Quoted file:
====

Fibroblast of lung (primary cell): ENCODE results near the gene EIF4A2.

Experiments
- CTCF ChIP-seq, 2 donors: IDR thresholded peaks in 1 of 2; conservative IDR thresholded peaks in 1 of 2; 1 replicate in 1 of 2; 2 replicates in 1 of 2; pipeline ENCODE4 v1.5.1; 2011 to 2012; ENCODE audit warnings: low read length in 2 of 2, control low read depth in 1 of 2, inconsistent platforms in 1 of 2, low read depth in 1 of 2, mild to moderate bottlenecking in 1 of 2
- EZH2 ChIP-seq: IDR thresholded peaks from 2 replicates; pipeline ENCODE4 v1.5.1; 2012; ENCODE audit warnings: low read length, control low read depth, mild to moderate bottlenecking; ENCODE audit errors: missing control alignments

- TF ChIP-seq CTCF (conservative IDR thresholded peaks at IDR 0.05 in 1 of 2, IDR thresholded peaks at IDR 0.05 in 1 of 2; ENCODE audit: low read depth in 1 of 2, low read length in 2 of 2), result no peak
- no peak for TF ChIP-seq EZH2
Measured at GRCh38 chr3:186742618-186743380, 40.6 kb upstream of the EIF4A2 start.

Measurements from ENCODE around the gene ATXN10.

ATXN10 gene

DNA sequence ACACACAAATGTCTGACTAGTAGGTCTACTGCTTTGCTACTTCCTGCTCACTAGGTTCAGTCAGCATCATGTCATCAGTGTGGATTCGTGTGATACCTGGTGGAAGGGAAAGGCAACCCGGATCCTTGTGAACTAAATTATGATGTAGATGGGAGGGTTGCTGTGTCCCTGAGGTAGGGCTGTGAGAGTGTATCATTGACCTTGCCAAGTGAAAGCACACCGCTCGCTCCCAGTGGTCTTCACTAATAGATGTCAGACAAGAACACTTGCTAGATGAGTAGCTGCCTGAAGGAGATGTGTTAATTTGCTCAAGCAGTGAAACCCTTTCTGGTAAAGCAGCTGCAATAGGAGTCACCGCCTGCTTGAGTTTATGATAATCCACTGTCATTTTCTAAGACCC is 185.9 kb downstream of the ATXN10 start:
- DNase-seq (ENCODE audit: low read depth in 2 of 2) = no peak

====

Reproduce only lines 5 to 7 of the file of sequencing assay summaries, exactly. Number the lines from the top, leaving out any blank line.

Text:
- TF ChIP-seq CTCF (conservative IDR thresholded peaks at IDR 0.05 in 1 of 2, IDR thresholded peaks at IDR 0.05 in 1 of 2; ENCODE audit: low read depth in 1 of 2, low read length in 2 of 2), result no peak
- no peak for TF ChIP-seq EZH2
Measured at GRCh38 chr3:186742618-186743380, 40.6 kb upstream of the EIF4A2 start.